The Press reports that the demolition of Centennial Pool will begin next week, so that the construction can begin on the playground that was included in the Blueprint. I think this is a very, very bad decision. I don’t have a problem with the construction of a playground – it is probably one of the only things in the blueprint that has actually been held open for true, genuine consultation with the public. I just don’t think they need to take out the pool to build it.

Centennial Pool (from the Press)

The demolition of Centennial, as well as the previous demolition of QEII, means that there are now no public pools to the east of Colombo St. With the plan for the “Metro Sports Facility”, it looks like the money for what was QEII will be put towards a new complex in the western corner of the central city. This will mean that the west of the city has indoor pools at Northlands, Jellie Park, Pioneer Stadium and in the CBD, with additional outdoor pools at Halswell and Templeton. The outdoor pools remaining in the South-East – Waltham Lido and Lyttelton – are out of action, requiring quake repairs (they are only open for a couple of months a year anyway, due to Christchurch’s unforgettable summer weather). These pools aren’t just for recreation; they play a key role in teaching our children how to swim and keep safe in the water. It is irresponsible to pull down these facilities without any plan for how, where or when they will be replaced.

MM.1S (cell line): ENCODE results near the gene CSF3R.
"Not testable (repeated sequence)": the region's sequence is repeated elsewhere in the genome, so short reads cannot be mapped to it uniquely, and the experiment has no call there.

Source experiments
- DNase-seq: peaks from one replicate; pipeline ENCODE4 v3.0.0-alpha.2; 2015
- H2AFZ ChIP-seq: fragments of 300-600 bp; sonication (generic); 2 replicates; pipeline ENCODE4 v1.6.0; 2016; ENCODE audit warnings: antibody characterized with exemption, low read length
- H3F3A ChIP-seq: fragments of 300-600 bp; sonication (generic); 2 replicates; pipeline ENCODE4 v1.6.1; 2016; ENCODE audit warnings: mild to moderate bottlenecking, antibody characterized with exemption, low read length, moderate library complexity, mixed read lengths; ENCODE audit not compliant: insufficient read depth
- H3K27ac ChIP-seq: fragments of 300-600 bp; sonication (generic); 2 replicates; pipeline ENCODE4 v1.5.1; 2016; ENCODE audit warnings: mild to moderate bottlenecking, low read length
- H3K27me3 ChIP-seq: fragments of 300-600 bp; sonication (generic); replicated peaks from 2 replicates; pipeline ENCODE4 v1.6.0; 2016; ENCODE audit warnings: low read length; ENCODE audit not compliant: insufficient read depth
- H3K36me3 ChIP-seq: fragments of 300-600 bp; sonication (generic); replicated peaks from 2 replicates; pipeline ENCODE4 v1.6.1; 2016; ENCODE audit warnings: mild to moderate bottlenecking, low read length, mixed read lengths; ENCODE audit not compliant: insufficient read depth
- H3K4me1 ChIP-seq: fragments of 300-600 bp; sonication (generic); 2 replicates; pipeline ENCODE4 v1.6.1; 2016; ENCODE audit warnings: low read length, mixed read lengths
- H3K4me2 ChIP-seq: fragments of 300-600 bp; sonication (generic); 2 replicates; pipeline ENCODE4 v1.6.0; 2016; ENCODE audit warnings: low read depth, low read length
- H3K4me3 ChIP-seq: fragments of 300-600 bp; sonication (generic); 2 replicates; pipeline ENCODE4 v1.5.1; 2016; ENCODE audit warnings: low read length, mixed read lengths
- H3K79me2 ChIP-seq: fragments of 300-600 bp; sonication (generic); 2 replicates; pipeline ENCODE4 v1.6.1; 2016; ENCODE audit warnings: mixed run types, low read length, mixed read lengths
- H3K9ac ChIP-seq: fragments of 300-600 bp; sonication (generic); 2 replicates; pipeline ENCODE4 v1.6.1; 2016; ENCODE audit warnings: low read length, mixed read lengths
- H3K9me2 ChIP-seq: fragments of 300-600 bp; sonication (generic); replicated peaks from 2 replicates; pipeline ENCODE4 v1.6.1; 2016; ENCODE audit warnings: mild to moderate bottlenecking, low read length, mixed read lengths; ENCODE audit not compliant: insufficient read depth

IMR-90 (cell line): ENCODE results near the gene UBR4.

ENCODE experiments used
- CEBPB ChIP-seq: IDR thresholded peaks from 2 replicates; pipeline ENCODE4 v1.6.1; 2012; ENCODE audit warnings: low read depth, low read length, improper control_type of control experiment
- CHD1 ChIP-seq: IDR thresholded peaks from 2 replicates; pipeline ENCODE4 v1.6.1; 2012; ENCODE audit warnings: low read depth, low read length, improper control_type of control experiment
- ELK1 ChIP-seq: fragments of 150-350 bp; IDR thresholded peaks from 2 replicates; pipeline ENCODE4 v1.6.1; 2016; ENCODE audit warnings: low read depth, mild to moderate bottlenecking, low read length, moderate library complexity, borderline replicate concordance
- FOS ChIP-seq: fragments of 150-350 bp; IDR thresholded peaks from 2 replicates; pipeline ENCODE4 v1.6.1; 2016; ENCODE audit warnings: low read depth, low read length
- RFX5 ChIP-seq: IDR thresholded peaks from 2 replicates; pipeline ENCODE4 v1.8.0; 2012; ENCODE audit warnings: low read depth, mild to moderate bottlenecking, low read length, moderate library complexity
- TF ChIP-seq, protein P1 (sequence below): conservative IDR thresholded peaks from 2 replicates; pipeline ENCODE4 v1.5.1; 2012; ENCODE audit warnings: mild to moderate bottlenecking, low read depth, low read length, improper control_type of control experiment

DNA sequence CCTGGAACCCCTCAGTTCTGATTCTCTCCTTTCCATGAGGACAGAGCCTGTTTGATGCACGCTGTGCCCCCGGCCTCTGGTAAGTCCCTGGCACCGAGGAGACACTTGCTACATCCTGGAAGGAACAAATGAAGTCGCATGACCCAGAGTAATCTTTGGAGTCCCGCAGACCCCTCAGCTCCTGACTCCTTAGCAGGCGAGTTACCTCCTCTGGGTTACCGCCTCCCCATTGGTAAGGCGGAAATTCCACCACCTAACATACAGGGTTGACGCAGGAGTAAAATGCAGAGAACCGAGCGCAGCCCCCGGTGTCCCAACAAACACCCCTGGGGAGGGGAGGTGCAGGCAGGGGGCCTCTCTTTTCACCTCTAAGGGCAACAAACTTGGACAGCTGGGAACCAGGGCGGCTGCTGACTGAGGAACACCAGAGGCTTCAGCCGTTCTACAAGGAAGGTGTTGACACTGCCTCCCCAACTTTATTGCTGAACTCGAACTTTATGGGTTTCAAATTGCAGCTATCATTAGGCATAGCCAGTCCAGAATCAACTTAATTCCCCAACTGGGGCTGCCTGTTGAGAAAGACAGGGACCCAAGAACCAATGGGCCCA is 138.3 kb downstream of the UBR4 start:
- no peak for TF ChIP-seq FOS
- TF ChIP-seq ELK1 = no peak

But aside from the wider issue of aquatic facilities, who decided that we needed to knock down a pool (a thing that kids like) to build a playground (a thing that kids like)? Surely we could have both. If someone at the CCDU had the brains, or the vision, or both, they could have integrated the pool into the wider playground campus. As Gerry seems obsessed with putting things in little precinct-shaped boxes, let’s call it “the Fun Precinct”. Families could go down to visit the pool for a swimming lesson, then reward the kids with a trip to the giant hippo slide next-door. It would increase the numbers of people using the space during the weekdays, when there shouldn’t be a whole lot of kids around.

It seems to me an example of CERA’s “blank canvas” mentality: wipe the slate clean and start again. Except here, as with most of the central city, the canvas isn’t totally blank, and doesn’t need to be. They could – and should – be thinking smarter, thinking bigger, and thinking about ways to integrate those buildings that are still left standing into their plans, rather than needlessly bulldozing them.

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